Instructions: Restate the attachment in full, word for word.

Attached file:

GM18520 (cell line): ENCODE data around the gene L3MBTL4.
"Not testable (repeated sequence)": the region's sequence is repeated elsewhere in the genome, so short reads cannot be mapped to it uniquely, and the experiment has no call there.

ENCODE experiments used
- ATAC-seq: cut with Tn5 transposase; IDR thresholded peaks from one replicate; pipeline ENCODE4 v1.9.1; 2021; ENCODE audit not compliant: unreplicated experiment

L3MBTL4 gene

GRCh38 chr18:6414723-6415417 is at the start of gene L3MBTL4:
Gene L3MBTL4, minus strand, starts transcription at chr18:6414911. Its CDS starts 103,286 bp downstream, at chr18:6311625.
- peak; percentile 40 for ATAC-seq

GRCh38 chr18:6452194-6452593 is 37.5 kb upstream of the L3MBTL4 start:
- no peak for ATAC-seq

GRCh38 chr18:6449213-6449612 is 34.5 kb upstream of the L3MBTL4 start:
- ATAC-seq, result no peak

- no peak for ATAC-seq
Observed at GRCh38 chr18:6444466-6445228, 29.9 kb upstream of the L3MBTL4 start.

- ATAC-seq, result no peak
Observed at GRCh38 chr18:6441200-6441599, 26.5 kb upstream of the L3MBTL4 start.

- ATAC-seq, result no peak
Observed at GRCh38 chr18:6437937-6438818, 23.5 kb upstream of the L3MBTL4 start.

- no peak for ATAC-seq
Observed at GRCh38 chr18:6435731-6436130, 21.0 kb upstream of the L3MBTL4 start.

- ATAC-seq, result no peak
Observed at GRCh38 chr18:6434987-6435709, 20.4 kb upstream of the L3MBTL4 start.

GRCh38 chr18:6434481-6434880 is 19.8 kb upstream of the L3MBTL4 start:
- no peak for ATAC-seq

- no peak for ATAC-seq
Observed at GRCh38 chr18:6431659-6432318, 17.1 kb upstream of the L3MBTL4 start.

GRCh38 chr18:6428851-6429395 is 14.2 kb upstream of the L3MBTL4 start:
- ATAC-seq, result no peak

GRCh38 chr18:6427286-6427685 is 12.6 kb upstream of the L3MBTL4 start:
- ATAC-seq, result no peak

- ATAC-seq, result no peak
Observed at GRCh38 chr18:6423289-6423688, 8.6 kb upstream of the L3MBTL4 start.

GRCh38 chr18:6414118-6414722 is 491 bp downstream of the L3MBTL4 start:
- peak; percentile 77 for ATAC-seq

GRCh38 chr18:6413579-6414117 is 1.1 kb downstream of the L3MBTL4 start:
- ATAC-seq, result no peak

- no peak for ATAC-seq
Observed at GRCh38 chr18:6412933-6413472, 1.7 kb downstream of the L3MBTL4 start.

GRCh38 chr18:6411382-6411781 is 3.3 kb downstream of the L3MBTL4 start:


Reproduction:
GM18520 (cell line): ENCODE data around the gene L3MBTL4.
"Not testable (repeated sequence)": the region's sequence is repeated elsewhere in the genome, so short reads cannot be mapped to it uniquely, and the experiment has no call there.

ENCODE experiments used
- ATAC-seq: cut with Tn5 transposase; IDR thresholded peaks from one replicate; pipeline ENCODE4 v1.9.1; 2021; ENCODE audit not compliant: unreplicated experiment

L3MBTL4 gene

GRCh38 chr18:6414723-6415417 is at the start of gene L3MBTL4:
Gene L3MBTL4, minus strand, starts transcription at chr18:6414911. Its CDS starts 103,286 bp downstream, at chr18:6311625.
- peak; percentile 40 for ATAC-seq

GRCh38 chr18:6452194-6452593 is 37.5 kb upstream of the L3MBTL4 start:
- no peak for ATAC-seq

GRCh38 chr18:6449213-6449612 is 34.5 kb upstream of the L3MBTL4 start:
- ATAC-seq, result no peak

- no peak for ATAC-seq
Observed at GRCh38 chr18:6444466-6445228, 29.9 kb upstream of the L3MBTL4 start.

- ATAC-seq, result no peak
Observed at GRCh38 chr18:6441200-6441599, 26.5 kb upstream of the L3MBTL4 start.

- ATAC-seq, result no peak
Observed at GRCh38 chr18:6437937-6438818, 23.5 kb upstream of the L3MBTL4 start.

- no peak for ATAC-seq
Observed at GRCh38 chr18:6435731-6436130, 21.0 kb upstream of the L3MBTL4 start.

- ATAC-seq, result no peak
Observed at GRCh38 chr18:6434987-6435709, 20.4 kb upstream of the L3MBTL4 start.

GRCh38 chr18:6434481-6434880 is 19.8 kb upstream of the L3MBTL4 start:
- no peak for ATAC-seq

- no peak for ATAC-seq
Observed at GRCh38 chr18:6431659-6432318, 17.1 kb upstream of the L3MBTL4 start.

GRCh38 chr18:6428851-6429395 is 14.2 kb upstream of the L3MBTL4 start:
- ATAC-seq, result no peak

GRCh38 chr18:6427286-6427685 is 12.6 kb upstream of the L3MBTL4 start:
- ATAC-seq, result no peak

- ATAC-seq, result no peak
Observed at GRCh38 chr18:6423289-6423688, 8.6 kb upstream of the L3MBTL4 start.

GRCh38 chr18:6414118-6414722 is 491 bp downstream of the L3MBTL4 start:
- peak; percentile 77 for ATAC-seq

GRCh38 chr18:6413579-6414117 is 1.1 kb downstream of the L3MBTL4 start:
- ATAC-seq, result no peak

- no peak for ATAC-seq
Observed at GRCh38 chr18:6412933-6413472, 1.7 kb downstream of the L3MBTL4 start.

GRCh38 chr18:6411382-6411781 is 3.3 kb downstream of the L3MBTL4 start: